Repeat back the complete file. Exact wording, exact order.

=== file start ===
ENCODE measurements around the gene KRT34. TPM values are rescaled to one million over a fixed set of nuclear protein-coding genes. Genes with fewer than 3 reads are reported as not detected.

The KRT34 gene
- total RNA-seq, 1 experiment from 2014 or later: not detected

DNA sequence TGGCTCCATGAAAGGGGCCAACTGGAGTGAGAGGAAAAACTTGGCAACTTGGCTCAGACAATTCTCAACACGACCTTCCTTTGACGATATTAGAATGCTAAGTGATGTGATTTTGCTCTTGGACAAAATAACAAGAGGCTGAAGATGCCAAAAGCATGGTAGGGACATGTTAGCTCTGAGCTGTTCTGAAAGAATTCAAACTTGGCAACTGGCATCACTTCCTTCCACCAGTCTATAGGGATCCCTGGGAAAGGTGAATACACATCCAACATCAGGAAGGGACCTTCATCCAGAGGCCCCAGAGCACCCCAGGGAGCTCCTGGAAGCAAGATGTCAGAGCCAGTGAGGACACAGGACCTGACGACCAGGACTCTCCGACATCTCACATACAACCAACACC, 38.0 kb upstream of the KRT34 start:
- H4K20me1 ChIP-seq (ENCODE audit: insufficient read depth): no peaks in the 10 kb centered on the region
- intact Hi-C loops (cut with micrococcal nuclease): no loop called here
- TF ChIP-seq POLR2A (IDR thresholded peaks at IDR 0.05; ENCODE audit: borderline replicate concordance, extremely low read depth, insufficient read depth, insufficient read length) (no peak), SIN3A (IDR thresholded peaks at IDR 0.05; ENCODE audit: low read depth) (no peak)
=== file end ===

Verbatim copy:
ENCODE measurements around the gene KRT34. TPM values are rescaled to one million over a fixed set of nuclear protein-coding genes. Genes with fewer than 3 reads are reported as not detected.

The KRT34 gene
- total RNA-seq, 1 experiment from 2014 or later: not detected

DNA sequence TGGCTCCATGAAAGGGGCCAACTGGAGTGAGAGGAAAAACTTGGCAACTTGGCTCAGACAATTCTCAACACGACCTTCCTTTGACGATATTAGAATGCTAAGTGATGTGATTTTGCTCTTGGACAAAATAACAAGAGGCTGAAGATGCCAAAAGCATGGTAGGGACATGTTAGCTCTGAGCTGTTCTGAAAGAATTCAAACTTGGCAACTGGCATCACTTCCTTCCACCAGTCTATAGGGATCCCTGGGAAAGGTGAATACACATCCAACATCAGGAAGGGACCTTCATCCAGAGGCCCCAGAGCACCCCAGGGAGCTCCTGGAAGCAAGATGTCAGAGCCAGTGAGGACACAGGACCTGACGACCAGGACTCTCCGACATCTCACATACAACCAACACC, 38.0 kb upstream of the KRT34 start:
- H4K20me1 ChIP-seq (ENCODE audit: insufficient read depth): no peaks in the 10 kb centered on the region
- intact Hi-C loops (cut with micrococcal nuclease): no loop called here
- TF ChIP-seq POLR2A (IDR thresholded peaks at IDR 0.05; ENCODE audit: borderline replicate concordance, extremely low read depth, insufficient read depth, insufficient read length) (no peak), SIN3A (IDR thresholded peaks at IDR 0.05; ENCODE audit: low read depth) (no peak)